With the help of her Brooklyn community, artist Sheila Pepe has literally crocheted a web around Manhattan’s Madison Square Park. She created stretches of colorful woven strands with materials ranging from rubber bands to shoelaces, which she then wrapped around lampposts and draped under tree canopies. Pepe’s artistic practice has long-centered crochet, but “My Neighbor’s Garden” (2023) is the artist’s first outdoor installation. It’s also hyper-site-specific, lending the urban green space a whimsical, fairytale quality.
Madison Square Park
11 Madison Avenue, NoMad, Manhattan
Through December 10
“Sankofa” at Marcus Garvey Park
In Harlem’s Marcus Garvey Park, artist and architect Jerome Haferd’s “Sankofa” (2023) has transformed a patch of grass into a reflection on the neighborhood. Visitors can sit on the benches underneath the work’s canopy and gaze at its interior imagery: illustrations celebrating the histories and futures of African, Afro-Caribbean, and Indigenous communities and the Harlem neighborhood itself.
Marcus Garvey Park
East 120th St and Madison Avenue, Harlem, Manhattan
Through July 1, 2024
Pond Blossoms and Watching Over You at Morningside Park Pond
After launching a community petition earlier this year, Harlem residents secured a victory in June when the city’s parks department and Columbia University agreed to partner to clean up the algae-filled pond in Morningside Park. Now, Elizabeth Knowles and Eric Laxman’s “Pond Blossoms” and Simon Rigg’s “Watching Over You,” two new public installations, are on view through November. They comprise three floating sculptures shaped like flowers and a ceramic kimono that looks out over the pond from underneath the whimsical branches of a willow tree.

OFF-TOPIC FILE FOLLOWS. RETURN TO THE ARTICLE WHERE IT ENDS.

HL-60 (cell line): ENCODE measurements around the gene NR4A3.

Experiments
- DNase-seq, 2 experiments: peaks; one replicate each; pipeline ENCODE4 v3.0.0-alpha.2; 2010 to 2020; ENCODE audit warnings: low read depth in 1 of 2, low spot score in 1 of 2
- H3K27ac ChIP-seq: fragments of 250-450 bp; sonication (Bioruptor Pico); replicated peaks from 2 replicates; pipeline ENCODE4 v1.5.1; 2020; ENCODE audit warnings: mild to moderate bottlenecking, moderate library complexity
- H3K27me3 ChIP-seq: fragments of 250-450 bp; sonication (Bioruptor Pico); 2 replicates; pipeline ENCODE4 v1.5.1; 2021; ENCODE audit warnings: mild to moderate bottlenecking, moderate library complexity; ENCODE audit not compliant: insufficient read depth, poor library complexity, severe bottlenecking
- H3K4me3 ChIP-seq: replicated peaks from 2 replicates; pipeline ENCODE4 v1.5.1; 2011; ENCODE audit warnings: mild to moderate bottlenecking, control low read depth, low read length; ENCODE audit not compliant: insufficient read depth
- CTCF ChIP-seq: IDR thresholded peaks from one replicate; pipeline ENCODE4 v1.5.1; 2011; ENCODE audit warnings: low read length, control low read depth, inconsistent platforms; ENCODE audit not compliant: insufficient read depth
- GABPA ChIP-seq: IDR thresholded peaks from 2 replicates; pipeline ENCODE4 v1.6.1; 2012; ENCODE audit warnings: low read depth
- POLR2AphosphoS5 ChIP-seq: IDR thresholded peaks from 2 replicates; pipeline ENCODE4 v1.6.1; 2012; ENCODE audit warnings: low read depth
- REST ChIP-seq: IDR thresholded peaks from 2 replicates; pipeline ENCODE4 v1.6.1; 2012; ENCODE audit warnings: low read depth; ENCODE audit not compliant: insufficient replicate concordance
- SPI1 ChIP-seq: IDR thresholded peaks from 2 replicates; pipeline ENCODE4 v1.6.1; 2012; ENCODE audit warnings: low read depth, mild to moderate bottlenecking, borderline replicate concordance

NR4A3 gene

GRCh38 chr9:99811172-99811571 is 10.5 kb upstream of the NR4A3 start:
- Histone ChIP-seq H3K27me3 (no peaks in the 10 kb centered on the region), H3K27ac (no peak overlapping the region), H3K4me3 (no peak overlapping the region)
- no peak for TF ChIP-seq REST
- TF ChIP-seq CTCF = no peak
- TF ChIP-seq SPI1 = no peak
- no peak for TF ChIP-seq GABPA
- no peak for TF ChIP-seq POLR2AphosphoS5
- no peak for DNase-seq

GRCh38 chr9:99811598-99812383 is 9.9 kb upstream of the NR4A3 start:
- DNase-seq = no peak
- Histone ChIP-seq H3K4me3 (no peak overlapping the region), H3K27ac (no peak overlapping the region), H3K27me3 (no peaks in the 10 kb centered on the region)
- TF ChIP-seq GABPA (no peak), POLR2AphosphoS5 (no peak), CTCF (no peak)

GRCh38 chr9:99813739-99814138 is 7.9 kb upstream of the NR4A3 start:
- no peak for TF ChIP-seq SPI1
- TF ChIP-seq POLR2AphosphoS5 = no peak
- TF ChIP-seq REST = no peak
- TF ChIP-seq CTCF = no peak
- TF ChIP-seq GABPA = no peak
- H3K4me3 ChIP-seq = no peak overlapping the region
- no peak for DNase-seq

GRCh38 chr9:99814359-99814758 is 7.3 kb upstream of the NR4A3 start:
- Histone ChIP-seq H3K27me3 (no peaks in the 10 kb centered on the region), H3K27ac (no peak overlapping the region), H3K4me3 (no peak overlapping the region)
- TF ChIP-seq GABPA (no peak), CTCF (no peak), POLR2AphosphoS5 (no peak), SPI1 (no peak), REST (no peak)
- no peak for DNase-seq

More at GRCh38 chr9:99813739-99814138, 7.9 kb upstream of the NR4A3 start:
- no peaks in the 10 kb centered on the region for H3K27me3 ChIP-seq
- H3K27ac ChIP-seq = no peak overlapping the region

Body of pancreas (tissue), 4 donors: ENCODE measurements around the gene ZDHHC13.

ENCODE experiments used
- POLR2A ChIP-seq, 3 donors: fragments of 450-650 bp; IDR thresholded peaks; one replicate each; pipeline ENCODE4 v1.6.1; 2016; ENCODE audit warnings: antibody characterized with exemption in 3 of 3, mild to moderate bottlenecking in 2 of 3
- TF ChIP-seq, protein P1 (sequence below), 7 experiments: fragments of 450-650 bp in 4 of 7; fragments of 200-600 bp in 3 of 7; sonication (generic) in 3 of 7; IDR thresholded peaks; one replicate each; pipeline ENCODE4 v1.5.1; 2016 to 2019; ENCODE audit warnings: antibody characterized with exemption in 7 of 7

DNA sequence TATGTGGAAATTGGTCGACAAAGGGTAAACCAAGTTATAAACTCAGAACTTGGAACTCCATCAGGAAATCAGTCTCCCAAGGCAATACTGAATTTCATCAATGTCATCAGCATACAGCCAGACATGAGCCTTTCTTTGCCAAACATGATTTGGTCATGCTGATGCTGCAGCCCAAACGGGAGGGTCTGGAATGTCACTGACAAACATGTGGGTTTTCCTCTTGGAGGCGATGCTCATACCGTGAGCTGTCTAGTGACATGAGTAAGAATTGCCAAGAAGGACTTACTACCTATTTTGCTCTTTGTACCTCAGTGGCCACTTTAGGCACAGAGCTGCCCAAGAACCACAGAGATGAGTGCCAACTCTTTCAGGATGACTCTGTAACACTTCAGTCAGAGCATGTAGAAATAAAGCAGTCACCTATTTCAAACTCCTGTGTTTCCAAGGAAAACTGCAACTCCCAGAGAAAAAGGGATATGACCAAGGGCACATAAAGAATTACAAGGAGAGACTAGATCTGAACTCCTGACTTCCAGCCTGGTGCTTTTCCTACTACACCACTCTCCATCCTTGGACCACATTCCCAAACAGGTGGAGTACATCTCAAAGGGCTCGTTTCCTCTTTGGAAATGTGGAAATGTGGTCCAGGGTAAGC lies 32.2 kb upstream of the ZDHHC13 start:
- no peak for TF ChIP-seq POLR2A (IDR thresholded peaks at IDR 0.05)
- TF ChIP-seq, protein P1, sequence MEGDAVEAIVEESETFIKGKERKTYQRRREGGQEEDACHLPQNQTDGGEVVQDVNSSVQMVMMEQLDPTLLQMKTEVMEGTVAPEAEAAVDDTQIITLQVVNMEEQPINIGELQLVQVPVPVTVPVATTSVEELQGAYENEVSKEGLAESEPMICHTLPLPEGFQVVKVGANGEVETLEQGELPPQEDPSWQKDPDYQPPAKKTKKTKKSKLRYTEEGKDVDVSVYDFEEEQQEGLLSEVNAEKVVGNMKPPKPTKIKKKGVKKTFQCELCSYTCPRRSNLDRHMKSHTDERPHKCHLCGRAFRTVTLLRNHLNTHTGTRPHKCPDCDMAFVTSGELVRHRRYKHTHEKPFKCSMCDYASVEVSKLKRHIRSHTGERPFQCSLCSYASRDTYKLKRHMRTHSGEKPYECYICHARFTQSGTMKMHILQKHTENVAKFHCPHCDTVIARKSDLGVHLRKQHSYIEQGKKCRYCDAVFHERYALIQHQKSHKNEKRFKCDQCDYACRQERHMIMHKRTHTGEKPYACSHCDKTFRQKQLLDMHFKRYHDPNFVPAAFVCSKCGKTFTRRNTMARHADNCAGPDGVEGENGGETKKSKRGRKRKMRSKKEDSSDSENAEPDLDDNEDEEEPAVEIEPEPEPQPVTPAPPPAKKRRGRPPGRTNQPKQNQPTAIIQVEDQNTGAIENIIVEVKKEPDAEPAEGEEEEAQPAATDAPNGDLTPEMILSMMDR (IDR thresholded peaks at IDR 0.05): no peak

Morningside Park Pond
113th Street, Harlem, Manhattan
Through November 12
The Sculpture Garden at the Noguchi Museum
The Noguchi Museum’s sculpture garden is one of New York City’s most peaceful oases. Noguchi himself arranged the garden in the early 1980s. Occasionally a plant will be replaced or a sculpture will be removed for repair, but for the most part, the idyllic garden exists just as the Japanese-American artist intended. It’s a tranquil and inspiring space to read, draw, meditate, or simply sit with nature and art.
9-01 33rd Road, Long Island City, Queens
Wednesday through Sunday, 11am to 6pm
The Sculpture Park at Pratt Institute
Across its 25-acre Brooklyn campus, the Pratt Institute displays a revolving collection of around 60 mostly large-scale sculptures. Many of them are exhibited for years at a time. The park features works by artists including Martha Walker, Mark di Suvero, and Santiago Calatrava with the backdrop of collegial brick buildings and manicured lawns.
Pratt Sculpture Park
200 Willoughby Avenue, Clinton Hill, Brooklyn
At the Brooklyn Botanical Garden in Prospect Park, six site-specific installations are part of a larger initiative paying homage to nature’s tallest plants. The works range from Sherwin Banfield’s tree sculpture “Botanical Boombox: Brooklyn Branch,” bearing speakers that play music by Brooklyn Hip-Hop artists, to Natsuki Takauji’s dress-shaped tree draped with colorful glass tubes. The narrow hoses look like hospital IVs and water an interior planter in a reflection on the cycle of life.
Brooklyn Botanical Garden
150 Eastern Parkway, Flatbush, Brooklyn
Through October 22